Protecting your money from others
Financial abuse occurs when another person (perhaps your
partner, one of your children, or another family member or friend),
manipulates your decisions, or controls your access to money or
other property without your consent. It can happen to anyone, no
matter how old you are or how much money you have.
Financial abuse warning
If you're in a financially abusive relationship, it can be
difficult to see the warning signs. Sometimes it takes a friend to
notice what's really happening and help you find the support you
Here are some of the warning signs you may be in a financially
- Someone else controls your access to bank accounts or other
- Another person refuses to contribute financially to you or the
family, or they don't provide enough money to cover living
- You are denied access to the internet, phone or transport,
which prevents you from working or studying.
- Someone is taking out loans or running up debts in your name,
or pressuring you to sign up for a loan.
- You have to get permission from another person to spend your
- Someone is selling (or threatening to sell) your property
without your permission.
- You are being made to feel like you are incompetent with
Financial abuse is often accompanied by anger, verbal abuse, or
the threat of violence. As well as losing money, financial
abuse can also cause social isolation, depression and anxiety.
Where to get help and support for
If you think you or someone you know may be experiencing
financial abuse, you can contact the following organisations for
||What they do
||Free, confidential family violence and sexual assault
||1800 737 732, 24 hours a day, 7 days a week
|Family Relationship Advice
||Information and advice on family relationship issues and
parenting arrangements after separation
||1800 050 321, 8am-8pm Mon to Fri, 10am-4pm Sat
|| Provides crisis support services
||131 114, 24 hours a day, 7 days a week
||Free information and resources that can help if you're
struggling with debt
||1800 007 007, 9.30am to 4.30pm, Monday to Friday
||Counselling services, mediation, and family dispute resolution
||1300 364 277 (call from anywhere in Australia for the cost of a
||Victorian free information support and referral service for
women, conducts research into women and financial
||1300 134 130
Women's Domestic Violence Court Advocacy Services
||Assistance to obtain legal protection from domestic violence
and help with other needs including accessing support services. NSW
||1800 938 227
Elder financial abuse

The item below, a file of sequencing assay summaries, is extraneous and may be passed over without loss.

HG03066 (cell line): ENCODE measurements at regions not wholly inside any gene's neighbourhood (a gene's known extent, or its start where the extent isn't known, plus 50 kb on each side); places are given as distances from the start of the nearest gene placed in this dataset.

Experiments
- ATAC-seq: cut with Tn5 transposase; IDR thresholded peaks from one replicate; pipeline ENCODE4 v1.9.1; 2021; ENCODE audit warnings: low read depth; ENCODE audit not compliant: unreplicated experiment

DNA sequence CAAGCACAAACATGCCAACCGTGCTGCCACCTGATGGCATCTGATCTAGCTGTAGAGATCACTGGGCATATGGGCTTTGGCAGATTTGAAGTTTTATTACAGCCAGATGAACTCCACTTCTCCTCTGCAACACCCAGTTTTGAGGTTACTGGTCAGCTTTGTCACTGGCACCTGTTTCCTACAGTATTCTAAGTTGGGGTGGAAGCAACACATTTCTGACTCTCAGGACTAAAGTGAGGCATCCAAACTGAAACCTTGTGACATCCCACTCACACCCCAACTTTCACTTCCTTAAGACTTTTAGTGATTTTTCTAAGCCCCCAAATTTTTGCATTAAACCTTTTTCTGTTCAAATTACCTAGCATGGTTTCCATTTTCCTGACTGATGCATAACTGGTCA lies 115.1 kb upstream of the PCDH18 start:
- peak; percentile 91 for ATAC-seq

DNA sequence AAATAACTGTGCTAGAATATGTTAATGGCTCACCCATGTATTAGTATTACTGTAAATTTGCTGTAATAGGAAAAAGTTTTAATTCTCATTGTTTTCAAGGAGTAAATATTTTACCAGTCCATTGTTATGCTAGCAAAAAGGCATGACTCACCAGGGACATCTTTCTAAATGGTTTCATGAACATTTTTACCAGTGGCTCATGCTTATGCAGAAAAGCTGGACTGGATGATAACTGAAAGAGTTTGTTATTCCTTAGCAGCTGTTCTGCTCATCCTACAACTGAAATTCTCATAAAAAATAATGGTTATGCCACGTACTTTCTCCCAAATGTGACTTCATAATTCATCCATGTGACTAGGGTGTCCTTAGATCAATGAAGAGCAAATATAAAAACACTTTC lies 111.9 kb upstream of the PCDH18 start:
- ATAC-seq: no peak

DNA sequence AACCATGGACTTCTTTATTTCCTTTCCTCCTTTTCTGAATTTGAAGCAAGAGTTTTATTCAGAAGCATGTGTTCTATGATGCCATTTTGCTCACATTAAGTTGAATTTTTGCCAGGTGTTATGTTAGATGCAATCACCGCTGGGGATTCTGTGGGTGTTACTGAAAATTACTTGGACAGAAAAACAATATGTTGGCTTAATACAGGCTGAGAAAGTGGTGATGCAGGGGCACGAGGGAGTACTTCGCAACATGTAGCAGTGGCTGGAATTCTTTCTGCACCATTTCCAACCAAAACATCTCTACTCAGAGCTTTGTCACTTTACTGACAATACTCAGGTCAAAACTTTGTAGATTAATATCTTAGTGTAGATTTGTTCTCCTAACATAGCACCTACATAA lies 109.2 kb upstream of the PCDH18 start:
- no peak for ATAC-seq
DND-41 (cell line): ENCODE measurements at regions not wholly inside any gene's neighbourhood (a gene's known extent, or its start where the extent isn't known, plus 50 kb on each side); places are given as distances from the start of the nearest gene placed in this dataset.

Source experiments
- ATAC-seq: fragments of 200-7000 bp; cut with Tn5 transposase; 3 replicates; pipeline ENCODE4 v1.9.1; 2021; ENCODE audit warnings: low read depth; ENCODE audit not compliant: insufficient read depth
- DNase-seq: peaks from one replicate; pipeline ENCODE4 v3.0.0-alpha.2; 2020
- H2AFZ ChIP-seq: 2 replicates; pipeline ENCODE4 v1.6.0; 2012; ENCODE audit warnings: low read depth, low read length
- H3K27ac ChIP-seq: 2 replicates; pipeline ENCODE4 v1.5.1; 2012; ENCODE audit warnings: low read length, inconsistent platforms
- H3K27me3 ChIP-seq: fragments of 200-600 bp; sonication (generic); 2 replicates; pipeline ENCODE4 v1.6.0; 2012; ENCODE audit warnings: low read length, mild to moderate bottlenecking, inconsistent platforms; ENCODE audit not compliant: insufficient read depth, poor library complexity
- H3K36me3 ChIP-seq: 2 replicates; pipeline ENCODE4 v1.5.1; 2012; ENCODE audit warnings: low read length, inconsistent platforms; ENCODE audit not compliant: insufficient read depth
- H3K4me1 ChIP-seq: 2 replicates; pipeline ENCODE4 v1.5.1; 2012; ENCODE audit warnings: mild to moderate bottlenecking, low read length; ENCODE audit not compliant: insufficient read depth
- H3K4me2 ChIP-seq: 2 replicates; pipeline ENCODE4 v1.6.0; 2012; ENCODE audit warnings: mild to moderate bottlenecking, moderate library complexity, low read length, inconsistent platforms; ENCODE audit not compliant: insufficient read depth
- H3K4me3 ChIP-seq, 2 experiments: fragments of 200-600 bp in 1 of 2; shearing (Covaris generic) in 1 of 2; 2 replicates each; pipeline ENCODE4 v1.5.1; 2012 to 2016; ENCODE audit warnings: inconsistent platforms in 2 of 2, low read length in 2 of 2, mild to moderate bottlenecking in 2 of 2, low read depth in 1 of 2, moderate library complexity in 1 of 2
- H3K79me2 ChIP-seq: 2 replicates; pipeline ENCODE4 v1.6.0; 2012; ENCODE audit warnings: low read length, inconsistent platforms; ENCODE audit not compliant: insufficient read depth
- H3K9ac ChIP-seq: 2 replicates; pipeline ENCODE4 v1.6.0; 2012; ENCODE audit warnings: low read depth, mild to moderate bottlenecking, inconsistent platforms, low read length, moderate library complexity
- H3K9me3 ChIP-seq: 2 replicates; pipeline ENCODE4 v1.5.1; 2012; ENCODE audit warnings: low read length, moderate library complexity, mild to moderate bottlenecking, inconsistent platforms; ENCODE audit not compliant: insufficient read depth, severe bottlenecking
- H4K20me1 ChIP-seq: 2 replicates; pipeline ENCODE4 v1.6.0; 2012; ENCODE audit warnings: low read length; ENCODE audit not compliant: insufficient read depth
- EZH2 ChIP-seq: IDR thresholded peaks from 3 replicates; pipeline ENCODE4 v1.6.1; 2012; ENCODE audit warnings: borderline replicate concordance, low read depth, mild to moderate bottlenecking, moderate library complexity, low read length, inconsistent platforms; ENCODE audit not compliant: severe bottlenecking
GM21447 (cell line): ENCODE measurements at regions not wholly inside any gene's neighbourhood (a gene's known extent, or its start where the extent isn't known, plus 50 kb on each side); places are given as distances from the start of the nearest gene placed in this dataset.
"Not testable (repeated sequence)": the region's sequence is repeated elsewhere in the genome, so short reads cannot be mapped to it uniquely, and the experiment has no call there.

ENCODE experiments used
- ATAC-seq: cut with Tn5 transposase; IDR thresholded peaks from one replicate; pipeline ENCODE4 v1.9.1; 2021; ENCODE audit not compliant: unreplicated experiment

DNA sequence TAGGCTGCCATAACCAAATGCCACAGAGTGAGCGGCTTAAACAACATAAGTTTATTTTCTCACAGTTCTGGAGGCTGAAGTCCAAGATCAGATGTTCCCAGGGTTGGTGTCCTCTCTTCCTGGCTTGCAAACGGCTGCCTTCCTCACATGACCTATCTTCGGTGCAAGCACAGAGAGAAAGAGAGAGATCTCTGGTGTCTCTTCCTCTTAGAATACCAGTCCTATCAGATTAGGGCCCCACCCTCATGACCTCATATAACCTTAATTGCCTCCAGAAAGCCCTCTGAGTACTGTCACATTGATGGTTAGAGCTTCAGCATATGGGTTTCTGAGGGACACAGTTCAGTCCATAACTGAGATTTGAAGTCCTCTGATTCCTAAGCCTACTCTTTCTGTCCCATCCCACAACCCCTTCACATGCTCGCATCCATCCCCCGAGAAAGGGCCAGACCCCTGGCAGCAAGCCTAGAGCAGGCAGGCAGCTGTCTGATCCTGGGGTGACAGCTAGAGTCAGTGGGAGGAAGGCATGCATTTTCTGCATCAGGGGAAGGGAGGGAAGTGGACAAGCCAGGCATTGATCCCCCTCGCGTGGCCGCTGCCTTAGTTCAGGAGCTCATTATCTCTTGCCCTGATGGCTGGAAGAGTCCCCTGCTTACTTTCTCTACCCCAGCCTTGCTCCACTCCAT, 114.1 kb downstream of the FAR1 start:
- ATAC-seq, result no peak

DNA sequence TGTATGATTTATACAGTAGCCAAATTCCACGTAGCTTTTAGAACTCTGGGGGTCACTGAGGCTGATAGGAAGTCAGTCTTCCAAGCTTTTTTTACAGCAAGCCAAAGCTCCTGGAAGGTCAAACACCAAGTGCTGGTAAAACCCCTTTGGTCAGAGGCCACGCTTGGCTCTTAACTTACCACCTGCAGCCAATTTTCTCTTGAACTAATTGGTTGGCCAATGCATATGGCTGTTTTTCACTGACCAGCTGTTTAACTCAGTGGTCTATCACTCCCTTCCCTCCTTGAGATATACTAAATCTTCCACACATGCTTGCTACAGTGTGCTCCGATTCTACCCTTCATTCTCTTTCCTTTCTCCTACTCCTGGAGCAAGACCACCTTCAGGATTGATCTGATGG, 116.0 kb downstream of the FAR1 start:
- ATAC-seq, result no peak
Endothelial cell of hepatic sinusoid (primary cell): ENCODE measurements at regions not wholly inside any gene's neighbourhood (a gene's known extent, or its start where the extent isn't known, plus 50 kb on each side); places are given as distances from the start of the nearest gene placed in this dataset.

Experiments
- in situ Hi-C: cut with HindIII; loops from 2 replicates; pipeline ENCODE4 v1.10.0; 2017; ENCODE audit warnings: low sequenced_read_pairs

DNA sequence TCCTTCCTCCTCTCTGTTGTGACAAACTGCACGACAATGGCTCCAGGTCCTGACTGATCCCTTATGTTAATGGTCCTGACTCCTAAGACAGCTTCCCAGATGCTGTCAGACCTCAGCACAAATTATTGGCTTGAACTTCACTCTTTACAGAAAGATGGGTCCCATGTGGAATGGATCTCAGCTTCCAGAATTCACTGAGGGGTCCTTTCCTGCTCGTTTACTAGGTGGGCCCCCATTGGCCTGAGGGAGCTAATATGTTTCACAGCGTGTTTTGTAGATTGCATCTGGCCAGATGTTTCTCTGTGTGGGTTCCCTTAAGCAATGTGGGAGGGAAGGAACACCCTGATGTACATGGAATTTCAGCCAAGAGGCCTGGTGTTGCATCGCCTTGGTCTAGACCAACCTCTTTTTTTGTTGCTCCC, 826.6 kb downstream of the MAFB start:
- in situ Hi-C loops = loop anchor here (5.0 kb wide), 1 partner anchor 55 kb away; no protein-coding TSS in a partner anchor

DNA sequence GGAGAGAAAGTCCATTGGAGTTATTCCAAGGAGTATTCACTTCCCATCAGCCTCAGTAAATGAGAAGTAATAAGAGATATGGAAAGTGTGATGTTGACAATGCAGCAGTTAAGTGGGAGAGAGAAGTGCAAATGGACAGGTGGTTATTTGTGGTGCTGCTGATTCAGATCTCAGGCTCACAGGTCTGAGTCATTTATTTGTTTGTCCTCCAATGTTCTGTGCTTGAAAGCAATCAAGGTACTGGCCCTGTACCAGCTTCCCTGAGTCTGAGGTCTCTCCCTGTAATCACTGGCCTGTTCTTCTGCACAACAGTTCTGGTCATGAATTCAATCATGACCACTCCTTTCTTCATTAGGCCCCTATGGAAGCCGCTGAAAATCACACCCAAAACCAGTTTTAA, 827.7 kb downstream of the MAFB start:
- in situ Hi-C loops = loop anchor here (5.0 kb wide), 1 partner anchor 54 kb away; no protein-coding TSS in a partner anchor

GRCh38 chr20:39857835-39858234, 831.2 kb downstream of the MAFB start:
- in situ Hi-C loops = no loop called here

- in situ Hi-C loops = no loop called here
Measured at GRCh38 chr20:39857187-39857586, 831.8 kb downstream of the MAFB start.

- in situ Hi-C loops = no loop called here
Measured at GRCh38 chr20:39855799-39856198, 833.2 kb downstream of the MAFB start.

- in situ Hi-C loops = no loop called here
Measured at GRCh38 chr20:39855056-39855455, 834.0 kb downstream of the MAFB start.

Older people are particularly vulnerable to financial abuse
because they often depend on family members and other people for
their daily care or social contact. The people around you might try
to control your money or other assets.
Elder financial abuse commonly involves family members,
including spouses, children, grandchildren, nieces or nephews, but
can include others such as carers, neighbours or friends.
Signs of elder financial abuse
As well as the warning signs listed
above, here are some additional red flags that may be a sign that
you are experiencing elder financial abuse:
- Another person is accessing or controlling your bank accounts
or credit cards or using them without your consent.
- You are forced to change your will.
- A friend or family member pressures you to appoint them as your
enduring power of attorney.
- The person you've appointed as your power of
attorney is not acting in your best interests (e.g. they're
taking money from your bank account to pay their bills).
- Your signature has been forged on cheques, bank accounts or
- Your bills haven't been paid, even though someone else is
supposed to be doing this for you.
- You are pressured to invest money in schemes that sound too
good to be true.
- Large or unexplained withdrawals or transfers have been made
from your bank account.
- You're no longer receiving your mail (including account
statements), and you don't know why.
- Someone is isolating you (or threatening to isolate you) from
your family or friends if you don't give them what they want.
- Your property or possessions are being used without your
- A person is making you feel guilty if you don't give them
Financial abuse often occurs with other forms of abuse, such as
physical abuse, sexual abuse, psychological abuse or neglect.
Evidence of these forms of abuse is usually more visible than
financial abuse, and can sometimes be a sign that financial abuse
Support for elder abuse victims
You can obtain free legal advice from a community
legal centre or Legal Aid office in your state or territory.
There are also organisations in each state and territory to
support you if think you, or someone you know, might be
experiencing elder financial abuse:
Here are some things you can do to help protect yourself from
- Talk about financial matters with your family and friends.
- Learn to recognise and avoid financial scams.
- Keep track of your finances by checking your bank statements
regularly to make sure there have been no unauthorised
- Open your own mail.
- Stay in touch with the people you trust and care about.
- If you lend money to someone, set up a repayment plan.
- Never sign a document or make a big financial decision unless
you understand the terms and what your obligations are.
Financial abuse is never okay. In some states
and territories it is regarded as a form of family violence.
Recognise the warning signs and don't be afraid to get help.
Last updated: 20 Feb 2019